BUFFETT: Stocks won't look cheap if interest rates go up

Stocks are definitely on the “high side of valuation,” according to Berkshire Hathaway CEO Warren Buffett.

Buffett is on CNBC’s Squawk Box Monday morning with Becky Quick in Omaha. Berkshire Hathaway held its annual investors conference this past weekend.

Quick asked him what he thinks of stocks and whether they are overvalued, something many investors like to hear about from Buffett specifically.

If low rates persist, Buffett says stocks will look cheap.

If interest rates normalize, we’ll look back and say stocks weren’t so cheap.

The Federal Reserve has kept short-term interest rates near zero for about seven years, and investors have pointed to this low rate environment as being responsible for pushing stocks to record highs, and to lofty valuations.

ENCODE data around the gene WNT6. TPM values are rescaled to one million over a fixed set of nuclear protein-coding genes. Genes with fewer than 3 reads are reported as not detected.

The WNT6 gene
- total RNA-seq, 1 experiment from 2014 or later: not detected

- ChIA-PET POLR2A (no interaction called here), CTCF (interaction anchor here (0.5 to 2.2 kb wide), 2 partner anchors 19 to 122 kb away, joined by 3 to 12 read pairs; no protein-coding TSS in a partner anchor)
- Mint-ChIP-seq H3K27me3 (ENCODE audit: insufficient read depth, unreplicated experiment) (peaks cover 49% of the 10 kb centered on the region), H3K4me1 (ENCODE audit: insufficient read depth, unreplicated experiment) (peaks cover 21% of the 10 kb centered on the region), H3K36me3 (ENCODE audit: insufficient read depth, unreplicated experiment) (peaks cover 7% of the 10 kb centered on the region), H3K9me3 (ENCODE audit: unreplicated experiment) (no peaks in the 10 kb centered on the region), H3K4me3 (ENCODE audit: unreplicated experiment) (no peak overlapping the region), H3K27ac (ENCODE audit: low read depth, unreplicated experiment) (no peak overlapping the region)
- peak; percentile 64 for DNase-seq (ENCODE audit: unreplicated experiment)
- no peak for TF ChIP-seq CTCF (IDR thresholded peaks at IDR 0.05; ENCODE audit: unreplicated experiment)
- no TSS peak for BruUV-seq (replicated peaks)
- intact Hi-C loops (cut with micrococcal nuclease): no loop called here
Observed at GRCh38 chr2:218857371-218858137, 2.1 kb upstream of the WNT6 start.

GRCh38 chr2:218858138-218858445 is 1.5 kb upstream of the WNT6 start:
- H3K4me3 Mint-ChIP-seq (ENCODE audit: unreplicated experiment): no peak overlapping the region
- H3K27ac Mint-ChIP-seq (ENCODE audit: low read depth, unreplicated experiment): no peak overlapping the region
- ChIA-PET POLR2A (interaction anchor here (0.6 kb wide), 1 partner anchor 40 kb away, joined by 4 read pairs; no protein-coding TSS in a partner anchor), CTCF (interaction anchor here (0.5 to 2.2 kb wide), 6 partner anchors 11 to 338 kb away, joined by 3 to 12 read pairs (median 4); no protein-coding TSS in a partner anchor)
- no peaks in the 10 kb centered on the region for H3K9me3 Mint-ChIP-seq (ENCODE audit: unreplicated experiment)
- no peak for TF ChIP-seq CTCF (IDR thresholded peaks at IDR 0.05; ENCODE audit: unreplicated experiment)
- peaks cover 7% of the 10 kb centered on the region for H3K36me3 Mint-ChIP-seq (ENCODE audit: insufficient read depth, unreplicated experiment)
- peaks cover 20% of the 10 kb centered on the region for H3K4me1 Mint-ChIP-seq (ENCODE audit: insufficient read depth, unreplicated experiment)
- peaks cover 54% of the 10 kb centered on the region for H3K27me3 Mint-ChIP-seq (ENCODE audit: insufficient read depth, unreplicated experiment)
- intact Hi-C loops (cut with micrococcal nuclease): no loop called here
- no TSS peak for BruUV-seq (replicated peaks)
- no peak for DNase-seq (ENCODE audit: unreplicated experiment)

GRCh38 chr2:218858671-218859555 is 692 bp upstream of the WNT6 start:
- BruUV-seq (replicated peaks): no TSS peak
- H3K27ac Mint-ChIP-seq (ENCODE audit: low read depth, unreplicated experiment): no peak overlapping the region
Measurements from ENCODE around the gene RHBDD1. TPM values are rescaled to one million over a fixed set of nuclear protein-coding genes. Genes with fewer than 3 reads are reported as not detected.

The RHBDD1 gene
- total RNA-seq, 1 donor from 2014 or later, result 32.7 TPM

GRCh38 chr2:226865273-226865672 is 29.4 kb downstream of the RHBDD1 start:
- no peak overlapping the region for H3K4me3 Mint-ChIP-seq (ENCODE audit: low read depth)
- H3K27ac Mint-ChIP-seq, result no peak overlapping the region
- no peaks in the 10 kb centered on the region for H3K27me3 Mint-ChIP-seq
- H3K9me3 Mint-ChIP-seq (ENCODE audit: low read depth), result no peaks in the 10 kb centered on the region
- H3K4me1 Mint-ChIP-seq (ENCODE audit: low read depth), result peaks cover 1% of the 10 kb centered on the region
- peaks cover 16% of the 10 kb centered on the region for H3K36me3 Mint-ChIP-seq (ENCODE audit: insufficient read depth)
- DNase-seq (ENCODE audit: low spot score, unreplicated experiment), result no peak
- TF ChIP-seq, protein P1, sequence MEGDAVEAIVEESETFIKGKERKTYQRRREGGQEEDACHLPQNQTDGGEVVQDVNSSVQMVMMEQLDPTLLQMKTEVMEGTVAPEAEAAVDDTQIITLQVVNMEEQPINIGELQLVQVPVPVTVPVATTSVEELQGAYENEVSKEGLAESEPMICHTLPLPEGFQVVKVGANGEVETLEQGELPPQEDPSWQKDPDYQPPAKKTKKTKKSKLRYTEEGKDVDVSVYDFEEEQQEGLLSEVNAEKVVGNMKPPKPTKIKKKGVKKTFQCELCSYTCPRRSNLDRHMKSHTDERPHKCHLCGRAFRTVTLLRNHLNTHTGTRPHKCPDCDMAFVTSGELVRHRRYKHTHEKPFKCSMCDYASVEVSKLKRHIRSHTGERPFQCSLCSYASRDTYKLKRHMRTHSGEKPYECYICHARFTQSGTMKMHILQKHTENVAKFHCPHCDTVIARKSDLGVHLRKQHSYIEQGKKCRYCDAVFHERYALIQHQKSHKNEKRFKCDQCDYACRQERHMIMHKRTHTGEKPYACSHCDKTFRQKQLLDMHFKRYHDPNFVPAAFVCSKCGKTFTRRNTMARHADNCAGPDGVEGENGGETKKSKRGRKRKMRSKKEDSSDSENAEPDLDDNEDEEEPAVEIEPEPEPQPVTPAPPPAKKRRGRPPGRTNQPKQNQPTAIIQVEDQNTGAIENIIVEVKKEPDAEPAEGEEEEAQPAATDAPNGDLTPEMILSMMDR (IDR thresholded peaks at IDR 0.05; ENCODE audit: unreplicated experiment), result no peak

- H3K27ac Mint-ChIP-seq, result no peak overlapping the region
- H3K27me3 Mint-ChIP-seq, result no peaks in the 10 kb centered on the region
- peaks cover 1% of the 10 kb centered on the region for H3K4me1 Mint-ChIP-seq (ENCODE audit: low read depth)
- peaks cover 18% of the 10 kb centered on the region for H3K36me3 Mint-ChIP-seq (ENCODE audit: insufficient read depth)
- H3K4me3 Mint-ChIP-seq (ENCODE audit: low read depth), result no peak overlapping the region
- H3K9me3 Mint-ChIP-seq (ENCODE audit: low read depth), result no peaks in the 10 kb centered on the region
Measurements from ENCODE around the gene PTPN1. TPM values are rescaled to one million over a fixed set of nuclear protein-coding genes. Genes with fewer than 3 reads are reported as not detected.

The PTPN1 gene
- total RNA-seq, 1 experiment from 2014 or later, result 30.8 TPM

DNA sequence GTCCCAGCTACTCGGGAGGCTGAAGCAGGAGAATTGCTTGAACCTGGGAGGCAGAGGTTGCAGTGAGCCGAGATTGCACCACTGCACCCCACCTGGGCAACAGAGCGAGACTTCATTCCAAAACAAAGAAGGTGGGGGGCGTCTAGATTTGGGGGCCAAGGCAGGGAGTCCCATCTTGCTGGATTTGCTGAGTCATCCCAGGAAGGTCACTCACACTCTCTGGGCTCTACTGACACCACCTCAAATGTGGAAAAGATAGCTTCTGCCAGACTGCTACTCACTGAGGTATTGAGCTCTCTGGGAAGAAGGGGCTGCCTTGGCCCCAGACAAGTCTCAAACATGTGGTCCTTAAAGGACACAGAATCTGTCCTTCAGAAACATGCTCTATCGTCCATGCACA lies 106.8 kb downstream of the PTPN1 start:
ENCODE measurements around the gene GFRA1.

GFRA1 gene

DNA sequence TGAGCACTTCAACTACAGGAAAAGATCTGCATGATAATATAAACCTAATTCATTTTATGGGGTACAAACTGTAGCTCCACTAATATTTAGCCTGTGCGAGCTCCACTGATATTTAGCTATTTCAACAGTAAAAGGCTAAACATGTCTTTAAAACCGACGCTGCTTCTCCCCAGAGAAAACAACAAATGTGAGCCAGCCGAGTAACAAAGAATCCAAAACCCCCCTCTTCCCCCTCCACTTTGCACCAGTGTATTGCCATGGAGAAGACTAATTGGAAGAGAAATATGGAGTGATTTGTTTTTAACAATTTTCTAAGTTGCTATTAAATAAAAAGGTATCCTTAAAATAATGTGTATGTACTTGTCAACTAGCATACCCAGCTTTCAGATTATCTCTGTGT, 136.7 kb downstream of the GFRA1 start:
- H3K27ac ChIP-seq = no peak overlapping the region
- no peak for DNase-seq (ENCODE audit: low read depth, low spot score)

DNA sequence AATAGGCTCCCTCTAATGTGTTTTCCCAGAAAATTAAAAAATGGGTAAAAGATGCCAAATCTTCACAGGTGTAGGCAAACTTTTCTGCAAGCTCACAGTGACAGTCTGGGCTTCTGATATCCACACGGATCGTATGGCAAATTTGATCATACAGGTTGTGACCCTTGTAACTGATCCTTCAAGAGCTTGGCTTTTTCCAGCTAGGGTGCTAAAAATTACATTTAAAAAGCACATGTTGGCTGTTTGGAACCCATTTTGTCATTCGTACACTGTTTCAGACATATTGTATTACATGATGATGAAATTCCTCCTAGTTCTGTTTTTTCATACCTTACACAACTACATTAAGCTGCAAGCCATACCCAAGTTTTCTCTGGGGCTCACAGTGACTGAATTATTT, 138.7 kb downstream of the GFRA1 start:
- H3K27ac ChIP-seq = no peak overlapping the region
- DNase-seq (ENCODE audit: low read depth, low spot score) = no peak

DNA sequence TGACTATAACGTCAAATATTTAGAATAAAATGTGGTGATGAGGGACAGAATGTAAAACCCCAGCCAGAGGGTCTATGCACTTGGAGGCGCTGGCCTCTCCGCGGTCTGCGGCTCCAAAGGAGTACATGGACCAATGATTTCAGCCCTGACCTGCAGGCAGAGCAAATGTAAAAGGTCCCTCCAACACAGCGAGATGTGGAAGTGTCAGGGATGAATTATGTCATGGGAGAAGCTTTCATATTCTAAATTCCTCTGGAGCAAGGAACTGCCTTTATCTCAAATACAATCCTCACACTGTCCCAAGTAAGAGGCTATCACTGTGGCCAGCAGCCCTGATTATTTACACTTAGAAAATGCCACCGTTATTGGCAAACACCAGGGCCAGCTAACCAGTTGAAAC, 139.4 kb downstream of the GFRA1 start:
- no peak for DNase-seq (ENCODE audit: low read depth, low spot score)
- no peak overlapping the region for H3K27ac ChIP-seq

Buffett said the Fed and the European Central Bank have done the “right thing” with how they have handled monetary policy.

And he added that even though rates may rise soon, they will not rise significantly; definitely not near 4%, like it was before the Fed started slashing rates in 2007.

That’s because with negative rates in Europe, “this is a very unusual situation and I don’t know how it plays out.”

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